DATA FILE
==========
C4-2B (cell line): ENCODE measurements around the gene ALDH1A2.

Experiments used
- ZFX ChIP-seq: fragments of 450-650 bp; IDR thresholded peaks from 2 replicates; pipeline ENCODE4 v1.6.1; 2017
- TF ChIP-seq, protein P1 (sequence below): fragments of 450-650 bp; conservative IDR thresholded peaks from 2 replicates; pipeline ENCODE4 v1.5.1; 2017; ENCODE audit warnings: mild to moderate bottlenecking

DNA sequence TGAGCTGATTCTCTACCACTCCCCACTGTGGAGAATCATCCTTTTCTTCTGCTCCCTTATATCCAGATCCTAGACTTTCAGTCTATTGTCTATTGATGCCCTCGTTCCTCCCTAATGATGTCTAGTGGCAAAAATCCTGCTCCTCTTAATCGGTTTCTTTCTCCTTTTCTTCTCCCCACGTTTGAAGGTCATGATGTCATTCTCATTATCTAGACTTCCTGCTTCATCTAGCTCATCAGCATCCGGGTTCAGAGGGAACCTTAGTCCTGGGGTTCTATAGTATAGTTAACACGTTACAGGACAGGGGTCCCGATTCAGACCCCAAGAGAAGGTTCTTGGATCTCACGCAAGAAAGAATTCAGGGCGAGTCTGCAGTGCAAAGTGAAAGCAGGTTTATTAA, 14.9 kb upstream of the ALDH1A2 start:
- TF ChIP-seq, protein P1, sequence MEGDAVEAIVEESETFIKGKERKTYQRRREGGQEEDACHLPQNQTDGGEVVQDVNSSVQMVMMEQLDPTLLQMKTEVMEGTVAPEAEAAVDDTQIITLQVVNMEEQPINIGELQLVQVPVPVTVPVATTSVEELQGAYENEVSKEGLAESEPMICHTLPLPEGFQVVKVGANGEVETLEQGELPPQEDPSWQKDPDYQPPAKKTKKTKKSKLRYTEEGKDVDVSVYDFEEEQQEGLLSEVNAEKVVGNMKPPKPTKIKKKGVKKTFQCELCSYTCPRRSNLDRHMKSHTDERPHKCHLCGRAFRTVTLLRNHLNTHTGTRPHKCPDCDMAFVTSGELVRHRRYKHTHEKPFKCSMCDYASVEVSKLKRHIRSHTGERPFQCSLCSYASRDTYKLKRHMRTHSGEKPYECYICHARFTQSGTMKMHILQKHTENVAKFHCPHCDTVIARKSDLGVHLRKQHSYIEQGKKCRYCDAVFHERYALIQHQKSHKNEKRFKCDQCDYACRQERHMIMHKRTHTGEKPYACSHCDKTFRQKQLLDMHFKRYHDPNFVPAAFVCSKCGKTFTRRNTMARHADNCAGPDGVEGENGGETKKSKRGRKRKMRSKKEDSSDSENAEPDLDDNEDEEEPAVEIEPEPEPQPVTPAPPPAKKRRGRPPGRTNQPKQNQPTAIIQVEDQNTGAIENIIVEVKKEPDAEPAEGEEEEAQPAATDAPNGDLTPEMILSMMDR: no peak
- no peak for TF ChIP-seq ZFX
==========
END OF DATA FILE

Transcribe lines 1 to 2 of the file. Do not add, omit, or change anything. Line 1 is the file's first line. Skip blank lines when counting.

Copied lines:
C4-2B (cell line): ENCODE measurements around the gene ALDH1A2.

Experiments used